The observation of Buttle and his associates1 that sulfanilamide protected and cured mice of an experimentally induced meningococcic septicemia has been amply confirmed by Proom,2 Rosenthal and his associates,3 Levaditi and Vaisman4 and Brown.5 Branham and Rosenthal3 and Brown5 concluded as a result of their observations on experimental meningococcic infections in mice that a combination of sulfanilamide with an effective antimeningococcus serum produced a greater protective or therapeutic effect than either of the agents by itself. Schwentker, Gelman and Long6 in a preliminary report considered sulfanilamide to be as effective in the treatment of meningococcic infections in human beings as good specific antiserums. All of their eleven patients with but one exception were treated by both the parenteral and the intrathecal route. In this group of eleven patients there was but one death.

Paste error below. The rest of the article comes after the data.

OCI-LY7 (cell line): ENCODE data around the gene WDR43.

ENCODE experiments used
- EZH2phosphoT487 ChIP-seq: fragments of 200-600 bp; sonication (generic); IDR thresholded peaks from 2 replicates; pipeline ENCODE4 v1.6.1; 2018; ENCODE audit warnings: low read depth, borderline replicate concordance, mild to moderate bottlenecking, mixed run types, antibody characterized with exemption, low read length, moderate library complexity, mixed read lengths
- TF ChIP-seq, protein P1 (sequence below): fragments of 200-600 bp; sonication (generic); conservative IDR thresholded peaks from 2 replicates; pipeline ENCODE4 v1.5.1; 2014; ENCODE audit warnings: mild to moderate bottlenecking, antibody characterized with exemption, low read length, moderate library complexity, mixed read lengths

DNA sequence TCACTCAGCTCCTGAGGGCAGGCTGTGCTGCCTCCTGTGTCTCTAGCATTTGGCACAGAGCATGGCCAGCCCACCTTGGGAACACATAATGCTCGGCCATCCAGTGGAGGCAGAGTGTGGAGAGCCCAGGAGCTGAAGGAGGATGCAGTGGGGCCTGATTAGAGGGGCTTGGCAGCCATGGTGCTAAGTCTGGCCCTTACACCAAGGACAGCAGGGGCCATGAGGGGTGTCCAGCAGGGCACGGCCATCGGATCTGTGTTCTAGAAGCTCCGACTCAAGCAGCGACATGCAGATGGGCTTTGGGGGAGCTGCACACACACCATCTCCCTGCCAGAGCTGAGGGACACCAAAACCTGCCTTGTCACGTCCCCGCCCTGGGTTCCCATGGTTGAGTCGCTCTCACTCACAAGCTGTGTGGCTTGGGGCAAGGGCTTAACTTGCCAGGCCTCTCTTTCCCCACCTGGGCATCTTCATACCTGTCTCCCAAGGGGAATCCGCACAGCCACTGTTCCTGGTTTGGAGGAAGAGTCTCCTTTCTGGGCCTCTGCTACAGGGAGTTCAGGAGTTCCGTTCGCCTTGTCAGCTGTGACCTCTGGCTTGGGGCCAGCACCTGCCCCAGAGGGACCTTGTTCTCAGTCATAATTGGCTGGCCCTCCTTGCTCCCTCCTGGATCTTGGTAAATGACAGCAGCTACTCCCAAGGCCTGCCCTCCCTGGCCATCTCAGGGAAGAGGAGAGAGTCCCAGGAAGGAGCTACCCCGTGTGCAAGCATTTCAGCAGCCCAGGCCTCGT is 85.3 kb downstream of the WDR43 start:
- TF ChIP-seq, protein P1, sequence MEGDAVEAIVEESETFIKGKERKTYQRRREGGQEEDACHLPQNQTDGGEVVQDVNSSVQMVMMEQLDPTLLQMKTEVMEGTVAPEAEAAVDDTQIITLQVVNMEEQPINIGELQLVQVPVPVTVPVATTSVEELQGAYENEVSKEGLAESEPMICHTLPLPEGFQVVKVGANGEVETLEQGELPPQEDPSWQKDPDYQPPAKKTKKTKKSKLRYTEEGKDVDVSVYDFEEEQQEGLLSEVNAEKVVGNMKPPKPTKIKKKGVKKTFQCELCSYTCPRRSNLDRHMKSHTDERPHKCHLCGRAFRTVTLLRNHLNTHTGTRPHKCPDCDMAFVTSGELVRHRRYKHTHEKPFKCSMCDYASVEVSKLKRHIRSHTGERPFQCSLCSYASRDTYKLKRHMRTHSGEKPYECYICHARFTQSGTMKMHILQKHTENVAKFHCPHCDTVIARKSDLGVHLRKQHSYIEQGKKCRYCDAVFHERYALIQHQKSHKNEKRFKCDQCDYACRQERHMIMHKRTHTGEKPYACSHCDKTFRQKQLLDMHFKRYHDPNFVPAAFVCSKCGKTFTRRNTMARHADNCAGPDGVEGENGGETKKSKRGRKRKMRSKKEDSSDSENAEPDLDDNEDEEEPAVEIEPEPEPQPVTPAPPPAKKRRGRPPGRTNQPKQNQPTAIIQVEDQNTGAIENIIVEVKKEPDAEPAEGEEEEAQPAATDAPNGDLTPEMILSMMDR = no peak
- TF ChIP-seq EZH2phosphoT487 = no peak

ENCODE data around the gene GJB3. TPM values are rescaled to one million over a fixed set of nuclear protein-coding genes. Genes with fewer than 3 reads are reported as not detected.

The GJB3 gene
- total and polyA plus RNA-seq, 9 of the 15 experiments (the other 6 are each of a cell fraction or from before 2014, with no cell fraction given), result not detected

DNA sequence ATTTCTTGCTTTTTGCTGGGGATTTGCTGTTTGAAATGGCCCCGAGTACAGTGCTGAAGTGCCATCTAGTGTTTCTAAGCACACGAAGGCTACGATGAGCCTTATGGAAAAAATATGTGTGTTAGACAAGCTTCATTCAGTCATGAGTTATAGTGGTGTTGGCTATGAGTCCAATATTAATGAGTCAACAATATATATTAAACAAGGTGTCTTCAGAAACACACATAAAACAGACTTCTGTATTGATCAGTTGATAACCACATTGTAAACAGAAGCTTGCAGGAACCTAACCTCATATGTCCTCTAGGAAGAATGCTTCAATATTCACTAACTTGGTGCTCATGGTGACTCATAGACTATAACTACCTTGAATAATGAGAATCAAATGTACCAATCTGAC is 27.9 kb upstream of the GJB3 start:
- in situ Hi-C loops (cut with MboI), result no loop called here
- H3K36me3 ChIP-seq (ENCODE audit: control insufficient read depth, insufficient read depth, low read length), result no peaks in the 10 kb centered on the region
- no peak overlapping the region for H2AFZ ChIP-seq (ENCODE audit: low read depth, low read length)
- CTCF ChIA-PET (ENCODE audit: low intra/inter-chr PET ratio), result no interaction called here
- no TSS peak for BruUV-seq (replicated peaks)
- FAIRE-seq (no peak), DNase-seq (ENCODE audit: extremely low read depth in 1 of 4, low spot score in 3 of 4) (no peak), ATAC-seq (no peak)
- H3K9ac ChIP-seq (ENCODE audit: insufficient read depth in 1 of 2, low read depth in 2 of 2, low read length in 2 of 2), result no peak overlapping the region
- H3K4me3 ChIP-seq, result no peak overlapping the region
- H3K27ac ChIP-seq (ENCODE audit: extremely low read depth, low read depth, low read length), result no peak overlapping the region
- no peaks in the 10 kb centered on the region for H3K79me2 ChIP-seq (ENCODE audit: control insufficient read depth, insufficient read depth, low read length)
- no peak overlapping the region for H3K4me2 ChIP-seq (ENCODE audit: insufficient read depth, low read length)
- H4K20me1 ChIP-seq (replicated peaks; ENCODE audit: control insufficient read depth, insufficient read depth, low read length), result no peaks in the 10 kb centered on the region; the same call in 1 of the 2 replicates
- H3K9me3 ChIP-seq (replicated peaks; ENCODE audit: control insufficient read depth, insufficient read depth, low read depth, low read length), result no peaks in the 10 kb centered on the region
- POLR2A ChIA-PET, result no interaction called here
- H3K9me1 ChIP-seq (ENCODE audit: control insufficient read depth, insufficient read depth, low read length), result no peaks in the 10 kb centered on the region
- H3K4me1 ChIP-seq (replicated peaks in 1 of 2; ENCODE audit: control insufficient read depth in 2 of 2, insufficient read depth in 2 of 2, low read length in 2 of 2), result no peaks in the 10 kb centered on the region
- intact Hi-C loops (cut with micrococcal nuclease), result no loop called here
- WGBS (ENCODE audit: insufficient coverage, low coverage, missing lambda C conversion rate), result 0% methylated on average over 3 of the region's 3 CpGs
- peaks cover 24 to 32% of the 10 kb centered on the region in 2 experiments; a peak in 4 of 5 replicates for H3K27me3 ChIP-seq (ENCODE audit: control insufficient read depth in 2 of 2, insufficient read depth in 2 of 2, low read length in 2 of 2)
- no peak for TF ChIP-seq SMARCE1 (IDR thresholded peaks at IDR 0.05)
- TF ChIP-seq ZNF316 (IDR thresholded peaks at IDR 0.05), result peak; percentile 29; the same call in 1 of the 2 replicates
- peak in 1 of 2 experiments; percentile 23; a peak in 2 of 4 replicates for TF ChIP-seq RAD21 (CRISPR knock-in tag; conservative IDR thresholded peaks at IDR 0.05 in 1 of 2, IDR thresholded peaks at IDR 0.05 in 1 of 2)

Since this report was published, McIntosh and his co-workers,